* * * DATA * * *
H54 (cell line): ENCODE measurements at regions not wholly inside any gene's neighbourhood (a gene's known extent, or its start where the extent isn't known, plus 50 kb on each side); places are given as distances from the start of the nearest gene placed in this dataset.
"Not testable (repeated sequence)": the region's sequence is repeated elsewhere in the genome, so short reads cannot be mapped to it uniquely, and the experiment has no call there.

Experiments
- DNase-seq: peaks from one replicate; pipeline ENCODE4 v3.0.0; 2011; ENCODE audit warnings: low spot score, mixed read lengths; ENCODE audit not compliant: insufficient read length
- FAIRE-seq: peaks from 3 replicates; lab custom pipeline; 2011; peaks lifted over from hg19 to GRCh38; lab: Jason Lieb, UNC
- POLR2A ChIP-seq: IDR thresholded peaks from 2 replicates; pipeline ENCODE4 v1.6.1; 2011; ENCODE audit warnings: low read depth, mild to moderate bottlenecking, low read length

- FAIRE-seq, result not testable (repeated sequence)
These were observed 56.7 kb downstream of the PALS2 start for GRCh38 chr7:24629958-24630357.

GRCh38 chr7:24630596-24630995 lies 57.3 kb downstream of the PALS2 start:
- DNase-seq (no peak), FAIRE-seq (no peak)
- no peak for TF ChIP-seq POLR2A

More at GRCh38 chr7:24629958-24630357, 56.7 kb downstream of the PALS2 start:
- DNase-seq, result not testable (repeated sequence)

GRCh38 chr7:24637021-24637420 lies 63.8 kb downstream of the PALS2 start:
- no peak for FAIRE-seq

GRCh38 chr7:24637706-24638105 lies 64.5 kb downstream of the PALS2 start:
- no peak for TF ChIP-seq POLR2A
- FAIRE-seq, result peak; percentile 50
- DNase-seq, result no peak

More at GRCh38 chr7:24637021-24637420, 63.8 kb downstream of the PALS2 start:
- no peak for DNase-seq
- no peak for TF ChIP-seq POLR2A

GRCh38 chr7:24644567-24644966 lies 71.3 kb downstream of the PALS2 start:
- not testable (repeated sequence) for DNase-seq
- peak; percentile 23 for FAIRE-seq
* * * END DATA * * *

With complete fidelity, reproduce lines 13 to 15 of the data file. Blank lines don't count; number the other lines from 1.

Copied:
- DNase-seq, result not testable (repeated sequence)

GRCh38 chr7:24637021-24637420 lies 63.8 kb downstream of the PALS2 start:
- no peak for FAIRE-seq